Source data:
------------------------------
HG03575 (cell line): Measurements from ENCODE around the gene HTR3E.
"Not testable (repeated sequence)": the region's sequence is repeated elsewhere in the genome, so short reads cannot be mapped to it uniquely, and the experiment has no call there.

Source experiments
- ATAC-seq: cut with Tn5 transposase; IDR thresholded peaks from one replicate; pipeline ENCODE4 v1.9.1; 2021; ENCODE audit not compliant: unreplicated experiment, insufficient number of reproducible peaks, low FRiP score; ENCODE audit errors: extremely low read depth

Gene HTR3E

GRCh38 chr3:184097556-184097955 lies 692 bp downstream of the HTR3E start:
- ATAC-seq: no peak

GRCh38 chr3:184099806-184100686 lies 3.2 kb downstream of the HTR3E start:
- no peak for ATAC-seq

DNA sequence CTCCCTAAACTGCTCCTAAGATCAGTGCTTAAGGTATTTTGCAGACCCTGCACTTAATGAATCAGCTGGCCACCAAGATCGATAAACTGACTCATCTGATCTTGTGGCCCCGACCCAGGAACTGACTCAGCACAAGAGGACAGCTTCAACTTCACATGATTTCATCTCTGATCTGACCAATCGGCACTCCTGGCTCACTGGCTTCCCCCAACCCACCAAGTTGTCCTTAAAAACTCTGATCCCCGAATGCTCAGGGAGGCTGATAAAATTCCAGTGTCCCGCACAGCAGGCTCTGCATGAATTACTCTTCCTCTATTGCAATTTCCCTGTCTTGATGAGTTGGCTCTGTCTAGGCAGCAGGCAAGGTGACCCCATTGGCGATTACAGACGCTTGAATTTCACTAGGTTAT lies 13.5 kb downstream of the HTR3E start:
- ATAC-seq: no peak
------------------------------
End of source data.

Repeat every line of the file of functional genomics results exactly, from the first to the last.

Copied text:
HG03575 (cell line): Measurements from ENCODE around the gene HTR3E.
"Not testable (repeated sequence)": the region's sequence is repeated elsewhere in the genome, so short reads cannot be mapped to it uniquely, and the experiment has no call there.

Source experiments
- ATAC-seq: cut with Tn5 transposase; IDR thresholded peaks from one replicate; pipeline ENCODE4 v1.9.1; 2021; ENCODE audit not compliant: unreplicated experiment, insufficient number of reproducible peaks, low FRiP score; ENCODE audit errors: extremely low read depth

Gene HTR3E

GRCh38 chr3:184097556-184097955 lies 692 bp downstream of the HTR3E start:
- ATAC-seq: no peak

GRCh38 chr3:184099806-184100686 lies 3.2 kb downstream of the HTR3E start:
- no peak for ATAC-seq

DNA sequence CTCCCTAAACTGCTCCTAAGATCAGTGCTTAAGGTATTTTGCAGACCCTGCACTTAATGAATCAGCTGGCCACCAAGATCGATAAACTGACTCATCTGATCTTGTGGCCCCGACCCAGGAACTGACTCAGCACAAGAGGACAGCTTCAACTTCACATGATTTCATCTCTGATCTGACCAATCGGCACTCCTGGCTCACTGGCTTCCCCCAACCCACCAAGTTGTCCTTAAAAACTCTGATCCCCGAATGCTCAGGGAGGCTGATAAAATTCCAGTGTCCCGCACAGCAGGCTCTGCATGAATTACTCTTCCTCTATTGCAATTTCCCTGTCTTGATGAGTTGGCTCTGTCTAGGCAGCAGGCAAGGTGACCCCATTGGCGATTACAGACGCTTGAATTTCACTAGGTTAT lies 13.5 kb downstream of the HTR3E start:
- ATAC-seq: no peak